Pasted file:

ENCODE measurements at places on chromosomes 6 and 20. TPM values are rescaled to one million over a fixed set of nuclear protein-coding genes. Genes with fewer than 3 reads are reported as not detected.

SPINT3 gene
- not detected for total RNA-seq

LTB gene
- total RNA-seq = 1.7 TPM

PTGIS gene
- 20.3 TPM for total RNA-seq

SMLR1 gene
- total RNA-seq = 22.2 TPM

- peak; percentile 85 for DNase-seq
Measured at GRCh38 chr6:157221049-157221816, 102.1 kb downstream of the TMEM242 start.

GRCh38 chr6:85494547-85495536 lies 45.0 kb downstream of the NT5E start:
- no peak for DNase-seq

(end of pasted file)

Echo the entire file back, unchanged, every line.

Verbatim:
ENCODE measurements at places on chromosomes 6 and 20. TPM values are rescaled to one million over a fixed set of nuclear protein-coding genes. Genes with fewer than 3 reads are reported as not detected.

SPINT3 gene
- not detected for total RNA-seq

LTB gene
- total RNA-seq = 1.7 TPM

PTGIS gene
- 20.3 TPM for total RNA-seq

SMLR1 gene
- total RNA-seq = 22.2 TPM

- peak; percentile 85 for DNase-seq
Measured at GRCh38 chr6:157221049-157221816, 102.1 kb downstream of the TMEM242 start.

GRCh38 chr6:85494547-85495536 lies 45.0 kb downstream of the NT5E start:
- no peak for DNase-seq